With his very limited English, Muhammad tries his best to communicate with us, and when he doesn’t understand what we say to him, he always gives us a big smile. As is the norm in the Beqaa Valley, we pass through several security check points manned by armed personnel from the Lebanese army. Nothing too intimidating, just long lines of cars trying to squeeze into a road made narrower by a series of concrete barricades purposefully installed to slow down traffic. Once we go through them, Muhammad speeds up on the smooth and mostly straight highway with villages and cities, mosques and churches flashing by on both sides of the road. Not long after, as we near Zahlé, a predominantly Greek Orthodox city which is also the capital of the Beqaa Governorate, we turn left toward the southeast. Muhammad has to stop by several times to ask people the exact location of Anjar – apparently this is also his first time going to the historic town.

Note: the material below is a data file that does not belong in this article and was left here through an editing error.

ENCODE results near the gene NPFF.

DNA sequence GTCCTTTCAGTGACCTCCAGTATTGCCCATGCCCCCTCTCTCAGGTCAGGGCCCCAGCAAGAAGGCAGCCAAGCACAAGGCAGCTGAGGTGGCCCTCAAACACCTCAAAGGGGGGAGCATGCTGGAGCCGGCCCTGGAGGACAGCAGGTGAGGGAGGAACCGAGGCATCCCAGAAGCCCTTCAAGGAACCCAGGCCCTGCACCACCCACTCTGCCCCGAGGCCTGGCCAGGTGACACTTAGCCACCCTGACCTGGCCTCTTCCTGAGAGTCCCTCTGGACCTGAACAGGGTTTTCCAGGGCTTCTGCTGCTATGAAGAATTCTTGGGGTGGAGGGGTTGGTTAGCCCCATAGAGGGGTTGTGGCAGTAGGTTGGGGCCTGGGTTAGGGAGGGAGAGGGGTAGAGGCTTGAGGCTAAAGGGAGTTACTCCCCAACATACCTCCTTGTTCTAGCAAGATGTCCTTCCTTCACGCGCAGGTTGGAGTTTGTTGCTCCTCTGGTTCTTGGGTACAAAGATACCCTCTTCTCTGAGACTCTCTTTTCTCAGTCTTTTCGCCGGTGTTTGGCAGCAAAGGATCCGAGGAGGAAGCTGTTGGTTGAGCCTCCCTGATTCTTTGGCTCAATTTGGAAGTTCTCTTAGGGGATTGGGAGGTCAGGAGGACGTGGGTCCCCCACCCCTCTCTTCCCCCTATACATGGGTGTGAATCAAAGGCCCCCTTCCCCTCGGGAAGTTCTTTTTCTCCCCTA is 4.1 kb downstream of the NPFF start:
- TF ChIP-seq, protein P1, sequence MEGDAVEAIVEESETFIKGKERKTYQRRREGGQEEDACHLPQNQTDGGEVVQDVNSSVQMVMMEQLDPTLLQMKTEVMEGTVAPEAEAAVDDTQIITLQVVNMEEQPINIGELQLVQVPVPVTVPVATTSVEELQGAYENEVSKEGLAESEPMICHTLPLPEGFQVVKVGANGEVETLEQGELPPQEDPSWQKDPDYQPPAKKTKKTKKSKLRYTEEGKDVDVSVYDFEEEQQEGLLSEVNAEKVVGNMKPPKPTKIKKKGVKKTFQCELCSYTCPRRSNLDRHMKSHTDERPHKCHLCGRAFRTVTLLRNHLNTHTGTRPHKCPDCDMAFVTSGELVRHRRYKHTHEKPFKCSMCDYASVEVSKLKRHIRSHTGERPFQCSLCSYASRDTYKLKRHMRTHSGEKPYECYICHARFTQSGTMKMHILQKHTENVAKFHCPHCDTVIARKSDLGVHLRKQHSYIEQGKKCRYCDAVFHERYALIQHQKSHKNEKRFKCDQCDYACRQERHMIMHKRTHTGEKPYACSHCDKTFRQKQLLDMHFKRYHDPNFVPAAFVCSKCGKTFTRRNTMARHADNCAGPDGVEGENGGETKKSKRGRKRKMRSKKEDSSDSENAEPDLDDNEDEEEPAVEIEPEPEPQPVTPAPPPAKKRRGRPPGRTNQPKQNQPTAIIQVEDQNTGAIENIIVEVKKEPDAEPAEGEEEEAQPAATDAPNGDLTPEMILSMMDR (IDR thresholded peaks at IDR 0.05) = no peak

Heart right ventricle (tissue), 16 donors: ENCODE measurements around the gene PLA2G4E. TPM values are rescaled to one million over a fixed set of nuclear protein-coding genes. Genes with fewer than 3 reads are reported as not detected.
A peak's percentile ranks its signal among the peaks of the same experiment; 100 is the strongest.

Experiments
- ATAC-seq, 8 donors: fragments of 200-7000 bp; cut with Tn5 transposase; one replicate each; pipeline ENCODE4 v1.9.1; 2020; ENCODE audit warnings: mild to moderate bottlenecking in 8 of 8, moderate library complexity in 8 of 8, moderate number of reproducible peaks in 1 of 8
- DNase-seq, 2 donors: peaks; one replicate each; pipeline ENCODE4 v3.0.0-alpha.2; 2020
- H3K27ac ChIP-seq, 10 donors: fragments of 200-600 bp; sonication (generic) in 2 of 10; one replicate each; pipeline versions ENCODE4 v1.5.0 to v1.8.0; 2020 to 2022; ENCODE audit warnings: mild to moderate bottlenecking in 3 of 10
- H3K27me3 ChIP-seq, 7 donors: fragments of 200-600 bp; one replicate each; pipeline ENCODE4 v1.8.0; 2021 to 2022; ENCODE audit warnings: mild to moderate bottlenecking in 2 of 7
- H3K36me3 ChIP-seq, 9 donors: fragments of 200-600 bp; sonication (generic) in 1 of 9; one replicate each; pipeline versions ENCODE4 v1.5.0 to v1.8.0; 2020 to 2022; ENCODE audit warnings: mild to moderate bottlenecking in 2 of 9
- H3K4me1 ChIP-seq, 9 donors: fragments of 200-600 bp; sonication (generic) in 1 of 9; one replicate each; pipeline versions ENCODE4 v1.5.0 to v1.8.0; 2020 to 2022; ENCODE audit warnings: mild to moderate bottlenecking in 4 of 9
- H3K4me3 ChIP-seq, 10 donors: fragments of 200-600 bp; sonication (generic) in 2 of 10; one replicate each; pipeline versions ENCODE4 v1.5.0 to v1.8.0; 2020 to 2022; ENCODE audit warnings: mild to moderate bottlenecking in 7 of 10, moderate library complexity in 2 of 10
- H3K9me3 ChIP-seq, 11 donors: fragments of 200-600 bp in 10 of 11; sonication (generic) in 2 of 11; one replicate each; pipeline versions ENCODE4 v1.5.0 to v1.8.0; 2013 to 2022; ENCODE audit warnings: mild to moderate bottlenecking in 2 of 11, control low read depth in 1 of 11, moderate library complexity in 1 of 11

After almost an hour since leaving the Palmyra Hotel, we stumble upon a place where the Armenian alphabet replaces Arabic script, and small Armenian flags along with Lebanese flags are mounted on the lampposts. That’s how we know that we have arrived in Anjar. The town’s modern layout takes the shape of a bird with its wings spread out, but its neighborhoods were named after the original six villages of Musa Dagh where the parents and grandparents of the residents of present-day Anjar emigrated from. At the entrance of the ruins of the Umayyad palace, only a few other cars are in sight, a telltale sign of most tourists’ reluctance to visit this UNESCO World Heritage Site. However, that has not always been the case.
Before the outbreak of the Syrian civil war, Anjar was on the itinerary of many organized tours across Jordan, Syria and Lebanon due to the town’s convenient location along the road connecting Damascus and Beirut. Therefore the closure of the border means a sharp drop of tourists visiting this predominantly-Armenian town. We walk to the ticket booth where a few locals are chitchatting, then one of them asks us a question.